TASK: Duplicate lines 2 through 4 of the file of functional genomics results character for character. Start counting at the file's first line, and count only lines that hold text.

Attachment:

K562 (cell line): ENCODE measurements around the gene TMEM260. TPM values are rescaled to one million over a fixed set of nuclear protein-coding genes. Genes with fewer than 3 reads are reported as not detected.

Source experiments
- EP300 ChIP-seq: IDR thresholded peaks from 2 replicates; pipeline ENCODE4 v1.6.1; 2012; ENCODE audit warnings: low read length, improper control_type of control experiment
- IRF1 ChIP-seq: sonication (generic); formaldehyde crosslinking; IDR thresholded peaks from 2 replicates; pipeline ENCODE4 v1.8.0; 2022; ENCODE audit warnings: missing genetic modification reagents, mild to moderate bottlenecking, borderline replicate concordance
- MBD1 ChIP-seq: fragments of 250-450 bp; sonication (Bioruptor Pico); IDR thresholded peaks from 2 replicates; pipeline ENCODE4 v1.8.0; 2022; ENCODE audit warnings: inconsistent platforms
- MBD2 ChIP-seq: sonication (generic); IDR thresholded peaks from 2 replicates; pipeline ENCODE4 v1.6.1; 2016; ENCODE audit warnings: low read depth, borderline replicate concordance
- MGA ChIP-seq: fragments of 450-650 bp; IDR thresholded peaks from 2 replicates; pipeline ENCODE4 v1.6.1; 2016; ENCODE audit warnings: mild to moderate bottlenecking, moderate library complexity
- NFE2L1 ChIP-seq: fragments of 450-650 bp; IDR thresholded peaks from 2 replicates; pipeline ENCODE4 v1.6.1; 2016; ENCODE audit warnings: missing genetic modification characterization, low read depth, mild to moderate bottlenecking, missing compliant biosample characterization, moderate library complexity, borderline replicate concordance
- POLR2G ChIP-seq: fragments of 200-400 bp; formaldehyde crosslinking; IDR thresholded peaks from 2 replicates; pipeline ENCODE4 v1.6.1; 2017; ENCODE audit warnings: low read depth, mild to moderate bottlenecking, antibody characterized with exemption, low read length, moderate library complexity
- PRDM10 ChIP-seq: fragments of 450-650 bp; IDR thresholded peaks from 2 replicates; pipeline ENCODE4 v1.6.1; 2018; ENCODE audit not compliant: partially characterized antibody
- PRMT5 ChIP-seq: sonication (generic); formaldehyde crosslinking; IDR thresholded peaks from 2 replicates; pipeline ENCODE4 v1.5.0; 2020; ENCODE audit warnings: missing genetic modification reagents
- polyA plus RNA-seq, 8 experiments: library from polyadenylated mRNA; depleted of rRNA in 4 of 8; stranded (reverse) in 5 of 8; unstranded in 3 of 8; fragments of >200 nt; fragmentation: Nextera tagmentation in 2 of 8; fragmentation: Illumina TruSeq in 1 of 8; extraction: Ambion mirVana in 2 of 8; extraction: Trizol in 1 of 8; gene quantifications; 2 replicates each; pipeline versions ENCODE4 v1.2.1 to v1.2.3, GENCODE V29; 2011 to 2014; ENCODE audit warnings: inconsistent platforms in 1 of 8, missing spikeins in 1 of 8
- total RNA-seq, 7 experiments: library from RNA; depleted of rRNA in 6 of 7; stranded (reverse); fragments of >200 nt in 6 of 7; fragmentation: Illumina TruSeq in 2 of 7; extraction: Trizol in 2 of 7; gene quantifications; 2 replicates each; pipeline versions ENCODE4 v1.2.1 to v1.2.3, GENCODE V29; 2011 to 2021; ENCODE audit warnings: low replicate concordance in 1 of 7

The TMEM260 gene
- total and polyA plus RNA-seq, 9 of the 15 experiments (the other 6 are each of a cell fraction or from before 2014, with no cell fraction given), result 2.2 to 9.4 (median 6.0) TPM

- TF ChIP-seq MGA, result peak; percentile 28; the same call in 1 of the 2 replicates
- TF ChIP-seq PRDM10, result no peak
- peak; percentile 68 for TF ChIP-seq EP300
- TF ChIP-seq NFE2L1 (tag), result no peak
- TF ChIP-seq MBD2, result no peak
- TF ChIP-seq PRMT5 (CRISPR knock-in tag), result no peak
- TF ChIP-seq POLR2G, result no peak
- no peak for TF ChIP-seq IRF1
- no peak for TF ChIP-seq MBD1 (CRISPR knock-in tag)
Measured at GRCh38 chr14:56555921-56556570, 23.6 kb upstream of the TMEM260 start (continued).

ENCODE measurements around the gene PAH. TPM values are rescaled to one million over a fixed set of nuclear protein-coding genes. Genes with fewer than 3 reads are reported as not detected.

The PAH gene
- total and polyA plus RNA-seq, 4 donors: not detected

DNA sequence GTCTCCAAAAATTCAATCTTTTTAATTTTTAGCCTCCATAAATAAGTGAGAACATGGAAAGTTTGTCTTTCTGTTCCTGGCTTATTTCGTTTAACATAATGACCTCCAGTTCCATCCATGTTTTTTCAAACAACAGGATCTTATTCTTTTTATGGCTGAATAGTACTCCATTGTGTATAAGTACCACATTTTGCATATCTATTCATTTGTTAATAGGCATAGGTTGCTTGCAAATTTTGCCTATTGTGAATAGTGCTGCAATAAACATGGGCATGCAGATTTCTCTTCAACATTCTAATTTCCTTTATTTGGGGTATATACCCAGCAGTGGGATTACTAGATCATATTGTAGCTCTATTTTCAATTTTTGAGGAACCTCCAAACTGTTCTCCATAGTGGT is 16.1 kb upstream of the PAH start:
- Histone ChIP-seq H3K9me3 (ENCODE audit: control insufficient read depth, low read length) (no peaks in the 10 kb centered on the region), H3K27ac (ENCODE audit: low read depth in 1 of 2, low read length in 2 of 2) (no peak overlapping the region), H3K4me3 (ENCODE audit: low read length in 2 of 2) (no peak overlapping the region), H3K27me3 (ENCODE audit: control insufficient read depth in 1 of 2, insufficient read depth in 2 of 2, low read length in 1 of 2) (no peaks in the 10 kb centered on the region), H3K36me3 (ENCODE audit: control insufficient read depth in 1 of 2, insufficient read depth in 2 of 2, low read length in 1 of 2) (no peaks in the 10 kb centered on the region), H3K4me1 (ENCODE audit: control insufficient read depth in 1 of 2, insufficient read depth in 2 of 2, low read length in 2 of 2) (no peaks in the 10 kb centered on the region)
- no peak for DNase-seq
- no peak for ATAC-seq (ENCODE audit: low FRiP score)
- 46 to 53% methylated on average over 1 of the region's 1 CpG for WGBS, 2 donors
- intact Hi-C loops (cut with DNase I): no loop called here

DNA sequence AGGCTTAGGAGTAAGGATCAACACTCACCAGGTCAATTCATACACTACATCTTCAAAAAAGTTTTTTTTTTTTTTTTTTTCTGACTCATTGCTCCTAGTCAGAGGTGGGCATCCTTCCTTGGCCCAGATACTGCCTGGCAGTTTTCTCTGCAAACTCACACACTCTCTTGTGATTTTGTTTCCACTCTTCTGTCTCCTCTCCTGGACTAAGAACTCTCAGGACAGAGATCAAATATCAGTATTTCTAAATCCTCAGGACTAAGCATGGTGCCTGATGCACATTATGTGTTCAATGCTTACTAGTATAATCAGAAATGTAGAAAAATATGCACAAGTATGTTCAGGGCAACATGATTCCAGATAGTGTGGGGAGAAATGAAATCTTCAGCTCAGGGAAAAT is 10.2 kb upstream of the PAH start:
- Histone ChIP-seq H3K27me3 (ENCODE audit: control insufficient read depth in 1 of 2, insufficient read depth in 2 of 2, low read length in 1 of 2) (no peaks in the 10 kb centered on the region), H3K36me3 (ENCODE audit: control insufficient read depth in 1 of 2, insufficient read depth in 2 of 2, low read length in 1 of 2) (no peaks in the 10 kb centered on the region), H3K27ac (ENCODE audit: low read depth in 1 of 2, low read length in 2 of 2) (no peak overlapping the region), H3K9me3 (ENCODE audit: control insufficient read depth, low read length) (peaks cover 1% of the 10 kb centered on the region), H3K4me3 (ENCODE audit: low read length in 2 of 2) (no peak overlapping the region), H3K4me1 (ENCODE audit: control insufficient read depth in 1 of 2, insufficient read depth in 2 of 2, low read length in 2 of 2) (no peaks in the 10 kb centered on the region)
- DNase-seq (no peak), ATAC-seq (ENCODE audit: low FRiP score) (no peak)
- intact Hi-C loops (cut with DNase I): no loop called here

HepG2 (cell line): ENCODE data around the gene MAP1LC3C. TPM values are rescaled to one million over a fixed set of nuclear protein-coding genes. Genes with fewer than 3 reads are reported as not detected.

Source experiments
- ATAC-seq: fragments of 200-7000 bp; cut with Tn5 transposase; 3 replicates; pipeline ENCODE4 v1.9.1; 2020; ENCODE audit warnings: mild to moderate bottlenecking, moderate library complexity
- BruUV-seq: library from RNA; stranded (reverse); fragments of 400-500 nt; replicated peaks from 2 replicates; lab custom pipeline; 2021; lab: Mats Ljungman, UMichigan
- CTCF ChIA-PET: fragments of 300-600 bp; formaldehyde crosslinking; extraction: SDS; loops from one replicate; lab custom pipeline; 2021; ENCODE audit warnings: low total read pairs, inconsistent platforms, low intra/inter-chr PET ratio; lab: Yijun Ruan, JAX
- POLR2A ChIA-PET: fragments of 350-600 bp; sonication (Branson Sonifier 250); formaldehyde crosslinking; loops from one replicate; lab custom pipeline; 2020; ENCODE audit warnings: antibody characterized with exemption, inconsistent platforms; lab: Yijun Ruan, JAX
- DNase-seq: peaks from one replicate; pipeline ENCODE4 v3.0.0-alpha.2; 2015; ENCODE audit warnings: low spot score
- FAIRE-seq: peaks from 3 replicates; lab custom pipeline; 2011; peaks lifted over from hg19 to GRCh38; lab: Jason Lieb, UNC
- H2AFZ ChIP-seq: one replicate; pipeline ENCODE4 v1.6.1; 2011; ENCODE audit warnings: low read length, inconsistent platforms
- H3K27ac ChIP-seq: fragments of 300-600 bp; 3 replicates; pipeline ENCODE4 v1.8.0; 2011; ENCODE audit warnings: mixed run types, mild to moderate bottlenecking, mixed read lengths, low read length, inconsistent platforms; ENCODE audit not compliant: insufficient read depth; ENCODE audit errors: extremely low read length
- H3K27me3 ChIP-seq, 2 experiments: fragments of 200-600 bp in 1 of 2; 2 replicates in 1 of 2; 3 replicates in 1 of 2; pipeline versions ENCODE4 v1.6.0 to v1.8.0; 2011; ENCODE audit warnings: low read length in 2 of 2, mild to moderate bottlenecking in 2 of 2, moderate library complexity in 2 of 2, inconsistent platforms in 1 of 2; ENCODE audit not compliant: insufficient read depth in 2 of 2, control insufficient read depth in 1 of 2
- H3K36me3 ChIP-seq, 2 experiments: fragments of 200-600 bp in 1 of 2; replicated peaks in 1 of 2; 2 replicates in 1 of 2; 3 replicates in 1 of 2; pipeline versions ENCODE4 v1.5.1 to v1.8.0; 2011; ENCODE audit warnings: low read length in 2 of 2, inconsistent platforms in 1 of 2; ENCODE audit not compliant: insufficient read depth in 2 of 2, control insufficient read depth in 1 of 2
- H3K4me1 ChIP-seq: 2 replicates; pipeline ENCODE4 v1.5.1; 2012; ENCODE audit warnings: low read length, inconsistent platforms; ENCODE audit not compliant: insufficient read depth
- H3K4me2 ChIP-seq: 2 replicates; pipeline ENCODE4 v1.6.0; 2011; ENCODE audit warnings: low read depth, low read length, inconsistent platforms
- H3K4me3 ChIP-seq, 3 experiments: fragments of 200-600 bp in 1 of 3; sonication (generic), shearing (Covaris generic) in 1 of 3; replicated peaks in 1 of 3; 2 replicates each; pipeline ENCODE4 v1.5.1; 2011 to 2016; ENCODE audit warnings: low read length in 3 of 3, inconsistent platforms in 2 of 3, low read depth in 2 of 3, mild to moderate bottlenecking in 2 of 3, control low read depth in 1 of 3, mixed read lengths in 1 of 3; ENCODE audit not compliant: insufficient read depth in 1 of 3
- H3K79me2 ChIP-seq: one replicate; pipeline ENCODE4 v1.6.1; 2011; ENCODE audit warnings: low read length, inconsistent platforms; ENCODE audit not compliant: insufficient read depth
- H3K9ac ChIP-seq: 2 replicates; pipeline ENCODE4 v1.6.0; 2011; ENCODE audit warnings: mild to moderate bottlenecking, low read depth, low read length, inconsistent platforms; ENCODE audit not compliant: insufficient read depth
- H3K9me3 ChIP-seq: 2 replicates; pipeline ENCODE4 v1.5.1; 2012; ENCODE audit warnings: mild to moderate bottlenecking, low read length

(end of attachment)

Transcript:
Source experiments
- EP300 ChIP-seq: IDR thresholded peaks from 2 replicates; pipeline ENCODE4 v1.6.1; 2012; ENCODE audit warnings: low read length, improper control_type of control experiment
- IRF1 ChIP-seq: sonication (generic); formaldehyde crosslinking; IDR thresholded peaks from 2 replicates; pipeline ENCODE4 v1.8.0; 2022; ENCODE audit warnings: missing genetic modification reagents, mild to moderate bottlenecking, borderline replicate concordance